UNC to Test Therapeutic HIV Vaccine

Nilu Goonetilleke, Ph.D., will lead the study testing a therapeutic vaccine for HIV.

Nilu Goonetilleke, Ph.D., will lead the study testing a therapeutic vaccine for HIV.

A multidisciplinary research team at the University of North Carolina at Chapel Hill has been awarded more than $5.6 million from the National Institutes of Health (NIH) to test a therapeutic vaccine in people living with HIV. Strengthening and redirecting the immune system’s anti-HIV response are the primary goals of the five-year study.

“The first generation of this vaccine produced an impressive immune response in people living with HIV,” said Nilu Goonetilleke, Ph.D., an assistant professor in the Departments of Medicine, Microbiology and Immunology at UNC. “Here we will test the second generation of this vaccine that we hope will be even better at targeting HIV reservoirs in the body.”

A challenge to achieving an HIV cure is that the virus enters a resting state in the body. Latency-reversing agents have shown promise in awaking these dormant reservoirs. If the vaccine proves successful in boosting and controlling the immune system’s response to HIV, it could eventually be paired with latency-reversing agents to clear the virus.

“The next step would be a combination study investigating a latency-reversing agent and the vaccine,” Goonetilleke said. “Ultimately, we want to improve clearance of these reactivated cells and reduce the viral reservoir.”

The study will recruit patients at UNC who are living with HIV, but who are virally suppressed due to antiretroviral therapy. Goonetilleke will work with colleagues across campus, including the Center for AIDS Research, the Division of Infectious Diseases and the Department of Biostatistics. The University of Oxford will provide the vaccine.

Triangle Immunology and Virology Meeting

immunologyThe Triangle Immunology and Virology Interest Group is hosting a meeting: “Resistance, Immunity and Vaccines: Lessons from our Feathered Friends”

Matt Koci
Prestage Department of Poultry Science, North Carolina State University

Wednesday, February 4, 2015 at 6:00 pm
North Carolina Biotechnology Center

Pizza and salad will be served following the talk.

World AIDS Day Clinical Trials Twitter Chat and ‘HIV Clinical Trials: A Year in Review’ Webinar

webinarWorld AIDS Day Clinical Trials Twitter Chat and an ‘HIV Clinical Trials: A Year in Review’ Webinar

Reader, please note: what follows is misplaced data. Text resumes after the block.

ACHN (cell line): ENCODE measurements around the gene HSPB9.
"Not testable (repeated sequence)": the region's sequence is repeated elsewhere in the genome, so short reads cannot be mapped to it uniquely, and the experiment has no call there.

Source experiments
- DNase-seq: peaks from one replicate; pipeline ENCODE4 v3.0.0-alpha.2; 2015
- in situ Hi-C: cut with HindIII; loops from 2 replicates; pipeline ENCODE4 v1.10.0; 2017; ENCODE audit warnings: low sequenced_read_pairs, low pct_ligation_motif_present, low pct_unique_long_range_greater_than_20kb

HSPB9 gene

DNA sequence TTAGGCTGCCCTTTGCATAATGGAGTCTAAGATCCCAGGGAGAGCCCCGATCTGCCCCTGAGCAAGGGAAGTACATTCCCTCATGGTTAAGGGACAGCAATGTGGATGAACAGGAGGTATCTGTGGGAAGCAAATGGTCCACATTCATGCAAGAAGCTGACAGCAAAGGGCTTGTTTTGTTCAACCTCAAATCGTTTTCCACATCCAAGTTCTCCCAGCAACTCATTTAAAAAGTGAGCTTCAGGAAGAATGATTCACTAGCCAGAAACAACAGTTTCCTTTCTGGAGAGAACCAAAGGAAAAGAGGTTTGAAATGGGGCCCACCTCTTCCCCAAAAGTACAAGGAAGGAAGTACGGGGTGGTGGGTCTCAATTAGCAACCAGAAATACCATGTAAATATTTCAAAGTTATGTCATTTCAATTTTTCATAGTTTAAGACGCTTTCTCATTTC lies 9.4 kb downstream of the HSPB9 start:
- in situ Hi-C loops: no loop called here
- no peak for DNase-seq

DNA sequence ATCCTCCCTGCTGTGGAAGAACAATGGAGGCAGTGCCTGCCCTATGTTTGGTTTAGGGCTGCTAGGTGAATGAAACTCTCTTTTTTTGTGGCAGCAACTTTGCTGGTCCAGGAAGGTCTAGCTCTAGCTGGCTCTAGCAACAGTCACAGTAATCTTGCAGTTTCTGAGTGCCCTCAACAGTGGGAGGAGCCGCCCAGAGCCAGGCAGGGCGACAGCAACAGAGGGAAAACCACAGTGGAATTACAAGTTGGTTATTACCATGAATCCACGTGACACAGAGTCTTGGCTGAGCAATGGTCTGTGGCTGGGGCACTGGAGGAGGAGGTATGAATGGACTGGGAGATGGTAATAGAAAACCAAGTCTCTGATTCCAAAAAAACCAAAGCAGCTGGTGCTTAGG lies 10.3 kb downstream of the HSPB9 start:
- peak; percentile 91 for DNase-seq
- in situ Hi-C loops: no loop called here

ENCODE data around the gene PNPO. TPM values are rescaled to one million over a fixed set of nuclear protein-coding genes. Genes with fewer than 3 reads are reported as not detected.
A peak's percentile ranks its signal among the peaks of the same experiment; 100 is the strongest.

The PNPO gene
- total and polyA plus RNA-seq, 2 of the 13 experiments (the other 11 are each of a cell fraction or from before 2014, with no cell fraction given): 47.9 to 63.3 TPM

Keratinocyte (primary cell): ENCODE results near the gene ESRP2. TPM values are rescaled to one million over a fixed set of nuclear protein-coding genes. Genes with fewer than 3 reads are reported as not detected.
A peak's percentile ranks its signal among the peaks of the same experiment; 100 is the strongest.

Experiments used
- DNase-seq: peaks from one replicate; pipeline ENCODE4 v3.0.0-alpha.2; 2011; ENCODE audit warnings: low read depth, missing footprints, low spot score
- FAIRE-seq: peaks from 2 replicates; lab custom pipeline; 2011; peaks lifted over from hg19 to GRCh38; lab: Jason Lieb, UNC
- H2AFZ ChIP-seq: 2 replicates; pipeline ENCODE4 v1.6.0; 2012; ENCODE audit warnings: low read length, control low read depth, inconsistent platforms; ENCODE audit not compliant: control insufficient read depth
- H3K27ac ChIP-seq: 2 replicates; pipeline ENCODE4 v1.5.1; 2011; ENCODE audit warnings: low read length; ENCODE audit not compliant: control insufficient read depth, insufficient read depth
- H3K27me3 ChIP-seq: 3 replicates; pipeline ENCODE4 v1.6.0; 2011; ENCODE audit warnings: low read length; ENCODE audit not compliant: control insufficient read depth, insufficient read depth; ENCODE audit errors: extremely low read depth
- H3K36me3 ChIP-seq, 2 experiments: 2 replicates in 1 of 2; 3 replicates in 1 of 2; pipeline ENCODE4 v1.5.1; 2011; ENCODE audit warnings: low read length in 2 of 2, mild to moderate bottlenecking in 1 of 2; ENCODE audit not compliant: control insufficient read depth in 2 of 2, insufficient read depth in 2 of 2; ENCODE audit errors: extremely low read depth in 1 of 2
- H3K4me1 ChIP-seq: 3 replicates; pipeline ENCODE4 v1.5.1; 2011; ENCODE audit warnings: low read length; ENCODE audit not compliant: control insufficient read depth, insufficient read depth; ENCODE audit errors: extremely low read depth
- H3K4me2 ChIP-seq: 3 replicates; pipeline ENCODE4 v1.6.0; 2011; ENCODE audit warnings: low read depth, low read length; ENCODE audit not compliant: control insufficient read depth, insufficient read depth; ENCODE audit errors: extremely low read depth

Featuring presentations by Jim Maynard of the HIV Vaccine Trials Network, Jonathan Lucas of the HIV Prevention Trials Network and Clare Collins of the Microbicide Trials Network

WAD Clinical Trials Twitter Chat
Date: Wednesday November 19, 2014
Time: 11:00 am
Event Hashtag: #ClinicalTrialsChat

HIV Clinical Trials: A Year in Review Webinar
Date: Wednesday November 19, 2014
Time: 1:00 pm

Register here.

Friday ID Conference: “Humoral Immunity Benchmarks for Advancing HIV-1 Vaccine Candidates”

Georgia TomarasThis talk is a part of our friday morning CFAR/IGHID Friday ID Conference Series.

“Humoral Immunity Benchmarks for Advancing HIV-1 Vaccine Candidates”
Georgia Tomaras, Ph.D.
Duke Human Vaccine Institute

November 14, 2014
8:30 – 9:30 a.m.
1131 Bioinformatics
UNC Campus

Dr. Georgia Tomaras is a tenured Associate Professor of Surgery, Immunology, and Molecular Genetics and Microbiology at Duke University Medical Center. She is the P.I. of the Laboratory of Immune Responses and Virology, Director of the DHVI Training Program, and Associate Director of Research for the Duke Human Vaccine Institute. She is Associate Director for the HIV Vaccine Trial Network Laboratory Center (Duke PI) and Director of the Duke CFAR Immunology Core. Research in the Tomaras lab focuses on understanding the ontogeny and anti-HIV activity of cellular and humoral immune responses as well as the identification of HIV-1 humoral immune correlates.

Special Note: This Friday Morning Conference event will be presented as an NCATEC training, and advanced registration is requested. Register here.